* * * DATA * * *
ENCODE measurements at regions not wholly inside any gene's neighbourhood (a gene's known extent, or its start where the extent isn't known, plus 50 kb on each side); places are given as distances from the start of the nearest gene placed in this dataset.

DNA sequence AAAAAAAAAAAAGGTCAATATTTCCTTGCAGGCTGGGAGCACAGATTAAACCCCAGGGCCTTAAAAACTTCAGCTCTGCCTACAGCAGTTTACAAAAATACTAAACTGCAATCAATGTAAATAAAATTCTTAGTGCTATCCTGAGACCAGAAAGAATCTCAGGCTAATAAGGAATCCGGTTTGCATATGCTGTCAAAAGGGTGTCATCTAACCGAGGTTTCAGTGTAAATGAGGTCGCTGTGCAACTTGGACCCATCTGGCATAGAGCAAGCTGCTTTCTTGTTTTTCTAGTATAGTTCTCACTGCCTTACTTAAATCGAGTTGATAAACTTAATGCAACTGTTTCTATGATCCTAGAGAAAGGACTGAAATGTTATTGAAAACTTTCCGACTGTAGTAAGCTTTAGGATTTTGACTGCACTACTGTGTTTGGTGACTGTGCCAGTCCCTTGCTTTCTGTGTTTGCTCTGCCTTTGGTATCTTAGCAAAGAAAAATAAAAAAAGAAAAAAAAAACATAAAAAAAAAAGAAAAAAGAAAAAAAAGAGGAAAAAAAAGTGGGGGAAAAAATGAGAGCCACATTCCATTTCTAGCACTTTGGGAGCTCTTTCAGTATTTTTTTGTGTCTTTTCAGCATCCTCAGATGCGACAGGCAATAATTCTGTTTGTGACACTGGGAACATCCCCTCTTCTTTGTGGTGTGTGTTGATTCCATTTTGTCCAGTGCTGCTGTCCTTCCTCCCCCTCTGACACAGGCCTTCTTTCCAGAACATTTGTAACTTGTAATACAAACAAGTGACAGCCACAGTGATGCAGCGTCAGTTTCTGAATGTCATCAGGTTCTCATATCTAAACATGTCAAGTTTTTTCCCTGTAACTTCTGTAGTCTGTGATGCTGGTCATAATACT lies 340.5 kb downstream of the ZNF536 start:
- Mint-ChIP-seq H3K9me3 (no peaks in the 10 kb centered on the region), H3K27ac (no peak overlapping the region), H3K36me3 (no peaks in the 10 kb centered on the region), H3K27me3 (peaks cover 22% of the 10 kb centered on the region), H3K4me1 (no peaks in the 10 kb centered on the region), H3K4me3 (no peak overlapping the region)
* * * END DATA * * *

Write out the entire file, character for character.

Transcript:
ENCODE measurements at regions not wholly inside any gene's neighbourhood (a gene's known extent, or its start where the extent isn't known, plus 50 kb on each side); places are given as distances from the start of the nearest gene placed in this dataset.

DNA sequence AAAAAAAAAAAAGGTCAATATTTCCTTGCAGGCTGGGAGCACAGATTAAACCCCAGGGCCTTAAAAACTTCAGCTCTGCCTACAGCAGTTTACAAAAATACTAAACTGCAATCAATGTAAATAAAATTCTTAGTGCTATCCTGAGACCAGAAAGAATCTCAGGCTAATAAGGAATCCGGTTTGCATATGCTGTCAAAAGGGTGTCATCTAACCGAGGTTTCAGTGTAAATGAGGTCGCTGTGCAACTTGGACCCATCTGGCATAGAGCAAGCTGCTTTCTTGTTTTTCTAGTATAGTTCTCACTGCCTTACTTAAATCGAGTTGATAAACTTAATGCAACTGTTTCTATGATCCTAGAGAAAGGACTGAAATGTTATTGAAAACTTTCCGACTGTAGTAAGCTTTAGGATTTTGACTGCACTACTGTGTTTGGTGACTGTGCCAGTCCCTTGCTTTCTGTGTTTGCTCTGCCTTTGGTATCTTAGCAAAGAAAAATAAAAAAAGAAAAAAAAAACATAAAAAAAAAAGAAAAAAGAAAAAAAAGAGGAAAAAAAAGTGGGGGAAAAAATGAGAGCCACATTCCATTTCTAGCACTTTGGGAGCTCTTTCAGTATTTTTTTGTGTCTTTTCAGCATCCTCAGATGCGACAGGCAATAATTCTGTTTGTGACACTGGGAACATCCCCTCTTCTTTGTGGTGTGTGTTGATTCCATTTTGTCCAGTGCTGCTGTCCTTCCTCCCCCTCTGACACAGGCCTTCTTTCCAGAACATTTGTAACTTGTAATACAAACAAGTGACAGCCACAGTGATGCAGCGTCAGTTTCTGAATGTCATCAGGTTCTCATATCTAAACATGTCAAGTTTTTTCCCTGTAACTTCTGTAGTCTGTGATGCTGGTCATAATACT lies 340.5 kb downstream of the ZNF536 start:
- Mint-ChIP-seq H3K9me3 (no peaks in the 10 kb centered on the region), H3K27ac (no peak overlapping the region), H3K36me3 (no peaks in the 10 kb centered on the region), H3K27me3 (peaks cover 22% of the 10 kb centered on the region), H3K4me1 (no peaks in the 10 kb centered on the region), H3K4me3 (no peak overlapping the region)